WASHINGTON — Colorado Republican officials created the Abraham Lincoln Opportunity Foundation in 1984 to assist the needy and organize speech contests for poor inner-city teenagers.
But the nonprofit group eventually pursued an entirely different agenda: to help House Speaker Newt Gingrich and his political action committee, GOPAC, "recruit activists all across America to become involved in the Republican Party," as Gingrich wrote in a 1990 fund-raising letter.
As an Internal Revenue Service-approved public charity, the Lincoln Foundation advised donors that their contributions were tax-deductible in the same way that gifts to museums, churches and soup kitchens qualify as tax write-offs. Federal tax law requires these exempt organizations to operate exclusively for charitable purposes and prohibits any form of partisan conduct, including promoting the interests of a particular party or candidate.
The Lincoln Foundation was not unique. From 1984 to 1994, Gingrich and his cadre of key advisors used no fewer than six nonprofit groups to extend the reach of GOPAC, the partisan committee that fueled the successful 1994 Republican drive to gain control of Congress.
Together the foundations were part of a loose network of Gingrich-related enterprises dubbed "Newt's World" in a GOPAC strategy memo. They formed an innovative approach to political organization that, in the view of many tax experts, stretched the rules governing charitable groups.
"The pattern is unusual, perhaps even unprecedented in American politics," said Frances Hill, a University of Miami law professor who has written extensively about tax-exempt law, including one of the foundations associated with Gingrich. "Newt was just more flamboyant. He pushed the envelope further" than other politicians.
All six nonprofit groups shared a direct connection to GOPAC between 1985 and 1995, when Gingrich was its chairman, records show. They were run by GOPAC officers and consultants, Gingrich campaign advisors and congressional staffers. Some even worked directly out of GOPAC headquarters. The foundations generated at least $6 million combined in tax-deductible contributions that were outside the purview of federal election law.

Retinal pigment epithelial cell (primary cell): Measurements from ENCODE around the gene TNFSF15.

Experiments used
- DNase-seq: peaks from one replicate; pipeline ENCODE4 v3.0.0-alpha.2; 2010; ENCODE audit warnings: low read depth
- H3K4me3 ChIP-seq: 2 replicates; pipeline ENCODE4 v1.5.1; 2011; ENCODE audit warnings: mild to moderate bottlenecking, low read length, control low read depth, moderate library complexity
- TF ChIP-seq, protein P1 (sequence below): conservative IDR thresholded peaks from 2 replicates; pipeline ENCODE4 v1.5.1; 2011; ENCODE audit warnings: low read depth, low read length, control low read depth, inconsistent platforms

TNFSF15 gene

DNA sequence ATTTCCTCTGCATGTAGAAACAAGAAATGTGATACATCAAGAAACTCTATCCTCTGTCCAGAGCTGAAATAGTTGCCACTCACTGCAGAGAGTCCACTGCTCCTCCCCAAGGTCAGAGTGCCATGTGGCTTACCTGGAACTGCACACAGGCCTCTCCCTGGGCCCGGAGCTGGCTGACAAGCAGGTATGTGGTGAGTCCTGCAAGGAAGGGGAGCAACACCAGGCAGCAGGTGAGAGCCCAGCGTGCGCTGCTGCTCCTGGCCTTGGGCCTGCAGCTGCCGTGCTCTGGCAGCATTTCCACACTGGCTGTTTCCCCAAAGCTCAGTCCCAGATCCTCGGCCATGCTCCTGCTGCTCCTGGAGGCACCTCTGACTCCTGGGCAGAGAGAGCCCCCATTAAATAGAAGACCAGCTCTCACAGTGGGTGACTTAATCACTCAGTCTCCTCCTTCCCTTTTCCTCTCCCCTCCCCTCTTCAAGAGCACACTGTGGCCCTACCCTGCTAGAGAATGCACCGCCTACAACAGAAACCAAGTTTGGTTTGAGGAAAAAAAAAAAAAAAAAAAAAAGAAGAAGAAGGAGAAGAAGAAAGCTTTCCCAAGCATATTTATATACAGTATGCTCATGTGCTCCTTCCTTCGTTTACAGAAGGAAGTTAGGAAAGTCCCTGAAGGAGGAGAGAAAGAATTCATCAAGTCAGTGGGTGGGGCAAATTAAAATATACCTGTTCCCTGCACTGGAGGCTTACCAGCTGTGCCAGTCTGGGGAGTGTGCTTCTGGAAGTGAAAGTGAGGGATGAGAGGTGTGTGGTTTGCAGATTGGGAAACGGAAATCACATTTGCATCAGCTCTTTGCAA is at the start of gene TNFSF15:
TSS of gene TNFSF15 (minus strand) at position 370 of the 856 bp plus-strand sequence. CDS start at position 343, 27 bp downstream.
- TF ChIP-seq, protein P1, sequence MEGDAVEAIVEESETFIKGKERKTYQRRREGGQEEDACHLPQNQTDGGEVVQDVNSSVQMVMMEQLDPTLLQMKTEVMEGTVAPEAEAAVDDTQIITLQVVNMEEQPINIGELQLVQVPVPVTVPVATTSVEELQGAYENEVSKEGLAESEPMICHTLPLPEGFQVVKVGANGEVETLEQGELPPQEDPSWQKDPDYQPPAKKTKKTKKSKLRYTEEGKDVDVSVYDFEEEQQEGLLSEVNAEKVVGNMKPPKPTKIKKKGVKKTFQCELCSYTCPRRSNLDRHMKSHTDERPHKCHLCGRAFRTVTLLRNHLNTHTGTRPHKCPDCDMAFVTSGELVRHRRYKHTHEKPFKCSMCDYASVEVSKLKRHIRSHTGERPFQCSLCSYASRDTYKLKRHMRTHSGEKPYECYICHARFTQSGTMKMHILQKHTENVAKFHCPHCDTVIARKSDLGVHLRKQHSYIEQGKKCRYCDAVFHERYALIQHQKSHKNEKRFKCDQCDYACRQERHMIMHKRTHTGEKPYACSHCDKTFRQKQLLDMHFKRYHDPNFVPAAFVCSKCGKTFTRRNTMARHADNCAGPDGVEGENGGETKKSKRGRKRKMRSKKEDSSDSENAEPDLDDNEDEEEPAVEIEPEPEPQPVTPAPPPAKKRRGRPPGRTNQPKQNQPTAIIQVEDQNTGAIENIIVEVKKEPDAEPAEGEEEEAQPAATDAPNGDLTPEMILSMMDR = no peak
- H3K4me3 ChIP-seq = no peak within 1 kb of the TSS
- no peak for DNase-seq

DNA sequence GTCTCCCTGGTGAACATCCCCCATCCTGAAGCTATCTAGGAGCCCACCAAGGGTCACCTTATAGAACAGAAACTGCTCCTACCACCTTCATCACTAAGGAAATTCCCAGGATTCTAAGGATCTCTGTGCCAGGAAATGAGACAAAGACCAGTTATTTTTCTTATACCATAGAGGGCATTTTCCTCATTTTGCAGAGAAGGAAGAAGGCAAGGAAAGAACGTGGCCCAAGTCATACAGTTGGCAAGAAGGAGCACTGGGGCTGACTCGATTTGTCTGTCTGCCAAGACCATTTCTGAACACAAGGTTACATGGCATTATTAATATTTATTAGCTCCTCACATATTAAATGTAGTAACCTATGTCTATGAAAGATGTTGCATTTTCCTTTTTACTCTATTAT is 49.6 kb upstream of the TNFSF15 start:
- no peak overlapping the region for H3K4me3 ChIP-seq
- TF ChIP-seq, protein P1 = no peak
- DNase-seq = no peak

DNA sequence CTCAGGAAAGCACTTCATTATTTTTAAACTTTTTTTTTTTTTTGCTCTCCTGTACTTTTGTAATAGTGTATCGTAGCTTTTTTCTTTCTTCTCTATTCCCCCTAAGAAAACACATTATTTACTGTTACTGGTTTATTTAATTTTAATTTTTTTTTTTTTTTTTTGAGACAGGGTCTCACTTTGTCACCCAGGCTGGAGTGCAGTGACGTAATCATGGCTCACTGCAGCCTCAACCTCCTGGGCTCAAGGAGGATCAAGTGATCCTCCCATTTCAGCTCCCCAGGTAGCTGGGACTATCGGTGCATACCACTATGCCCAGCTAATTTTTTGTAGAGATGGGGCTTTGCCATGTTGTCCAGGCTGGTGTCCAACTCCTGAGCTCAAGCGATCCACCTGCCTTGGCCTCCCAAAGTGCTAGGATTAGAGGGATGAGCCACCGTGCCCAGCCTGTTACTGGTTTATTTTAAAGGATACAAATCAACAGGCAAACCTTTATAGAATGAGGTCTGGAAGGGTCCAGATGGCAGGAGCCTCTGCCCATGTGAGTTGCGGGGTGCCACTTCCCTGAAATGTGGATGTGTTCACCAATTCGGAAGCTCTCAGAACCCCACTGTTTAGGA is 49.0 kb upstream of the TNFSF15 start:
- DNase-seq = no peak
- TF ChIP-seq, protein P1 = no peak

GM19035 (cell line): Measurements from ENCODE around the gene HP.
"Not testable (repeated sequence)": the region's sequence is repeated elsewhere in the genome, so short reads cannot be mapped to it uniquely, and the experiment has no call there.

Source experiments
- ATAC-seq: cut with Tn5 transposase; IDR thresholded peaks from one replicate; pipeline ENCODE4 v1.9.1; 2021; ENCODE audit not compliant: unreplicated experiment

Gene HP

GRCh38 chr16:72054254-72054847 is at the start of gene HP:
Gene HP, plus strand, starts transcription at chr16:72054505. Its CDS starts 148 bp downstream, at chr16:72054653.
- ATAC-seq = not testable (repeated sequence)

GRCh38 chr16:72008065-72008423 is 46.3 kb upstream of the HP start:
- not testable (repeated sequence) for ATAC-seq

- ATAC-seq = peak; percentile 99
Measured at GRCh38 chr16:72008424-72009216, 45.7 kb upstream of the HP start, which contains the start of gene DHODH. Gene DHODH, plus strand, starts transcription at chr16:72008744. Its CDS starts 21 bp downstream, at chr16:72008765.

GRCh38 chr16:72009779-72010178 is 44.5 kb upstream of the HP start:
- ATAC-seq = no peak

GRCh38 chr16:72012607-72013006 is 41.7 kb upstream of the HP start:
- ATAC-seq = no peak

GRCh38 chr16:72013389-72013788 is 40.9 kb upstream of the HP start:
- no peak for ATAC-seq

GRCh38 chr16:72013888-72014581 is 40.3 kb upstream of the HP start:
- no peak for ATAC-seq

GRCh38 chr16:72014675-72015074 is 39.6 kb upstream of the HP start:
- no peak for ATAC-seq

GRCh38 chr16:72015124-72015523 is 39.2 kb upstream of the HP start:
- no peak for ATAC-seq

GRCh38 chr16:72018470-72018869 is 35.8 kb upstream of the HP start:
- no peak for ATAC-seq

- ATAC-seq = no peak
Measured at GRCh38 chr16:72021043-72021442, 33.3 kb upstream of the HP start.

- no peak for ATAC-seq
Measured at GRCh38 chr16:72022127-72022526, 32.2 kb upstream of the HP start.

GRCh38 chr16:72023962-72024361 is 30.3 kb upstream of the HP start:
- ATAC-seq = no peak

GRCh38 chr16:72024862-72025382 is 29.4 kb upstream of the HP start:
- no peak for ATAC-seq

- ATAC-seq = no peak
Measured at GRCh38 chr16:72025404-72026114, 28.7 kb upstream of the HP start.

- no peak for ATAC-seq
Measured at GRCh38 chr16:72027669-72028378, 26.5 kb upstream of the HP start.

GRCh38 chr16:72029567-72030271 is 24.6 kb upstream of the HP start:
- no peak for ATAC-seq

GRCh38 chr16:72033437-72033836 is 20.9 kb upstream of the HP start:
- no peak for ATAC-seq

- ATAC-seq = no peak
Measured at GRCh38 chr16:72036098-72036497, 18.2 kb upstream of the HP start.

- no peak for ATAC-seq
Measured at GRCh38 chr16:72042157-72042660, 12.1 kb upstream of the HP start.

Two of the organizations--the Kennesaw State College Foundation and the Progress & Freedom Foundation--are under the scrutiny of special counsel James M. Cole, who was hired in December by the bipartisan House Ethics Committee. He is investigating allegations that the speaker improperly used charitable funds by advancing Republican causes through his nationally televised college course.
Records examined by The Times raise similar questions about the Abraham Lincoln Opportunity Foundation, the West Georgia College Foundation and the American Opportunity Foundation. The work of a sixth nonprofit organization, the American Campaign Academy, was so blatantly partisan that the IRS and a federal judge ultimately refused to approve its application for tax-exempt status.
Gingrich, who declined to be interviewed, has denied misusing any foundations.
"Newt Gingrich's support of any organization, nonprofit or otherwise, has always been conducted properly and lawfully," said his spokeswoman Lauren Sims.
To be sure, Gingrich is not the first elected official to use tax-exempt foundations. These groups appeal to politicians because, unlike normal campaign contributions, there is no limit to the amount of money they can collect from businesses and individuals. There also is no requirement to disclose publicly the identities of financial donors. Nor are nonprofit groups obligated to reveal expenditures in detail.
In 1987, the House Ways and Means subcommittee on oversight sought to curtail what it described as "the alarming use of tax-exempt organizations to further the political ambitions of a particular candidate." Congress passed a law that toughened sanctions and defined a prohibited political expenditure by a tax-exempt group as any "expense which has the primary effect of promoting public recognition" of a political candidate.
The federal ban on improper political activity is "absolute" and prohibits even "subtle" or "inadvertent" acts of partisanship, according to an IRS technical advice memorandum released in December.
Chief among the potential tax problems confronting Gingrich is whether he has run afoul of this ban.
Some of the foundations, tax experts who were consulted for this story said, appear to have been used as conduits to sponsor political activity.
"This practice amounts to a form of charitable money laundering," said Gregory L. Colvin, an attorney with the San Francisco law firm of Silk, Adler & Colvin and a widely recognized expert. "Tax-exempt foundations are intended for programs like delivering meals to people who have AIDS, not to providing cover for a political project."
The Abraham Lincoln Opportunity Foundation